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What gets you through life living with MS

Hi all, I hope you all are well. I haven’t really been active on the forum for a while.

Today I found some time to log on and I thought I would post a message to you all.

So just a little a bit about me and my MS journey. I’m 32 years young and I am a cognitive behavioural psychotherapist.

I was diagnosed in 2019. I believe my first relapse was before my diagnosis in June 2018. 2019 I had two more relapses and since I’ve been ok. MRI shows that my MS is active and I’m currently waiting to start Tecfidera. Tried copaxone in the past which I hated and quit after 5 weeks of trying it.

So as you know, MS is our biggest enemy and we can go through ups and downs through our battle with MS. Living with MS brings a lot of uncertainty for lots of people. Worry about the future, worry about our wellbeing and health and the impact this will have on our life. Ruminating on what life was like in the past and comparing it to what it is right now for you.

I would often get reassurance from loved ones but this just offered me short term relief. So what got me through the dark times of my relapses was my closeness to religion and my reliance on God.

Going through a relapse is not a nice experience. Sometimes it can really get us down. What gets you through a difficult relapse?

Thanks in advance for reading my post and for any replies.

Lab

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What has got me through in the past? The love and support of those around me primarily. And also hope: even daft against-bad-odds hope that all would be OK sort of. Plus, with experience, memory that relapses do normally get a bit better even if they do not heal entirely. And that has been the case with me so far - 20+ years.

I’m glad you’re getting started on Tecfidera.

Mostly just the belief that it’s all temporary and will get better, at least as “better” as MS ever does. I’m usually able to see the glass half full, so when I’m struggling I focus on how good I’ve had it and what I like about my life now.

Hi Lab
Like you, it’s reliance on God that’s core to how I live. Trusting that, no matter how hard things may be, He carries me, He knows everything I need and will help me to do whatever I need to do. He’s managed to bring good out of this whole thing, and that gives me a sure hope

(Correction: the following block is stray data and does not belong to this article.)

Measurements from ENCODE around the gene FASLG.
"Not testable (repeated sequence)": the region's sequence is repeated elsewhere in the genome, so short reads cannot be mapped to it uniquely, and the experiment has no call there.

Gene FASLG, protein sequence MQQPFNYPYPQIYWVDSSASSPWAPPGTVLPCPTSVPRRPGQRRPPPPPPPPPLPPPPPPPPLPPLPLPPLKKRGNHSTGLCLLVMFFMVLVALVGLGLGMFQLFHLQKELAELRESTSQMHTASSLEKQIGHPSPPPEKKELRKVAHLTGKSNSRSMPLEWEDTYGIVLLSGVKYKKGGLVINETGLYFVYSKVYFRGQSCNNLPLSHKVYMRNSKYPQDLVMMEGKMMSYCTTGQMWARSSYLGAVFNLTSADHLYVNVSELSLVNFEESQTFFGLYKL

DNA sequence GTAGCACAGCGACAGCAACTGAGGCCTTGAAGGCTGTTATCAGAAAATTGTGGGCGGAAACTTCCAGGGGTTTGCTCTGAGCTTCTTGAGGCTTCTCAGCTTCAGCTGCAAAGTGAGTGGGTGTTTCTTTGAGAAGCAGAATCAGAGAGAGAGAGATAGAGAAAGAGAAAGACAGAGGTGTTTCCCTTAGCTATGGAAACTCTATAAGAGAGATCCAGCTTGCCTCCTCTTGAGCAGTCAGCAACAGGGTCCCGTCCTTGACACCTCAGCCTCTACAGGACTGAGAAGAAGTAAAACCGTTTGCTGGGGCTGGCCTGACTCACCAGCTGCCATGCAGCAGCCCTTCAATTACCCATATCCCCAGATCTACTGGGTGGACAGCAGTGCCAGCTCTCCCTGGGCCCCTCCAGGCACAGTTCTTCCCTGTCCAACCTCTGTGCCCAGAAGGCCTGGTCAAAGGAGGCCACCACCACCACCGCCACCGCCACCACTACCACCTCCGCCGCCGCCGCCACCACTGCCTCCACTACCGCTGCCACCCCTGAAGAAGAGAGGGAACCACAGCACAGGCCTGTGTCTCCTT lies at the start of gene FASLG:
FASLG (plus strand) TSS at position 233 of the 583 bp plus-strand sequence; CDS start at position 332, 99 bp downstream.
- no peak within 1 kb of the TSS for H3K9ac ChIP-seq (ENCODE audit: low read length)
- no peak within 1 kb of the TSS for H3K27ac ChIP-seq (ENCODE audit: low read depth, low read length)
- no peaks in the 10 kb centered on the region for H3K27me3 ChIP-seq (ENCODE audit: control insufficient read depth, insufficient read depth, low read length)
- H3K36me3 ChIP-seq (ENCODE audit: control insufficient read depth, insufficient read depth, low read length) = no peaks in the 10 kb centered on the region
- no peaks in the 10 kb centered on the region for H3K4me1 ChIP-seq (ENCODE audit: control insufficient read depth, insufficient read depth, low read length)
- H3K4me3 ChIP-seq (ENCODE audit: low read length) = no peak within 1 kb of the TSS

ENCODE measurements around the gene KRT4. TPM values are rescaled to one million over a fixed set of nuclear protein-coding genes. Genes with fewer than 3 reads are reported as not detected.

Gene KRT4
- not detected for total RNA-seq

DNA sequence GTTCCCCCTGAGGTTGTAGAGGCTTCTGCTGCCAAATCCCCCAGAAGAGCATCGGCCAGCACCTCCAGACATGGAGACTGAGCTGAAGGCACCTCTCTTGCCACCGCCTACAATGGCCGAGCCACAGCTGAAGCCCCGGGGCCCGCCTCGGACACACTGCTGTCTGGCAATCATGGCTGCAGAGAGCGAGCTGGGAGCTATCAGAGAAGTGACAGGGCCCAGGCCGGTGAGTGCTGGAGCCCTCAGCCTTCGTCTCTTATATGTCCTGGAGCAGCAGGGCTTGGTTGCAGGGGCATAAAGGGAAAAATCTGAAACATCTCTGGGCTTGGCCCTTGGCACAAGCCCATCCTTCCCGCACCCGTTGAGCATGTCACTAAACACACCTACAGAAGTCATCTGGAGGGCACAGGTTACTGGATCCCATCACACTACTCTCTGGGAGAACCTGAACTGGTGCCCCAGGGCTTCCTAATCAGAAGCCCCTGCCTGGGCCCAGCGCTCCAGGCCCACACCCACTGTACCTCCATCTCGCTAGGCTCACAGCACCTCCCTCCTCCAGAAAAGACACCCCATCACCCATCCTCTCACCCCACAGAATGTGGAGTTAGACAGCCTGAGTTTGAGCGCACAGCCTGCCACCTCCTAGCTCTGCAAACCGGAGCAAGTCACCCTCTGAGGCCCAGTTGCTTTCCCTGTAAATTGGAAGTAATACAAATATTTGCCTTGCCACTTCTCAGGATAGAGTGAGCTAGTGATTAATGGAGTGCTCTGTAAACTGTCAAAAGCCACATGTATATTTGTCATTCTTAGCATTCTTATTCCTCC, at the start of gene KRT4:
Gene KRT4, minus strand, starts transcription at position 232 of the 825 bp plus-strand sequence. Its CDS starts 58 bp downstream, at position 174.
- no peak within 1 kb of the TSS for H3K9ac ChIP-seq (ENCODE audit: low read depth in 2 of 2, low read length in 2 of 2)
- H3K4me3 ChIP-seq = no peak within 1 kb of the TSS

Dan

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Hmmm Sheer stubbornness, mostly… “I will NOT let this thing get the better of me!” I agree that coping with the uncertainty is a bummer… so I just try to take one day at a time, and not think too much about what might happen - odds are it probably won’t, and I’ll have wrecked my own wellbeing and half scared myself to death by fretting about it. On the mental side… I have no religious beliefs (but if other people do and find it helps, good on them…). Maya Angelou had it about right - “hope for the best and prepare for the worst”.

What gets me through?
From day one I’ve tried to ‘ignore’ and give zero credence to what is (or is not) happening and, after working out an alternative ‘way’ to do whatever I had wanted/needed to do, had just ‘got on with it’.
That way I can always tell myself, and my (MS) enemy, that I’d beaten the challenge, again… and it (my MS) hadn’t won, AGAIN.
Be well, Abbey xx

We all have different coping mechanisms.

  1. I for one, have no interest in God.
  2. Denial doesn’t work either. Honesty is better, most of all with yourself…
  3. …and your family and closest friends, You need them!
  4. Tackling MS is counter-intuitive because we have to discard prior conditioning: it’s not like an injury or illness that you can recover from.
  5. Acknowledge that one’s fight is a plateau or damage limitation, not repair
  6. Set challenges that you CAN win. Accept reducing capability and resist it when you can. Don’t accept help if it’s something you can still do because next time a task needs doing, it may be beyond you.
  7. Contrary to #4, work on the small wins: manage weight, exercise, strength & CV conditioning to keep your body in its optimum condition to fight the big one.
  8. Positive mental attitude.

Interesting that the original post comes from a CBT. I guess you must be sick of “physician heal thyself” comments! Glad that you’ve joined a group like this: you aren’t afraid to seek help from others, whilst probably able to help others on the group too.

Graeme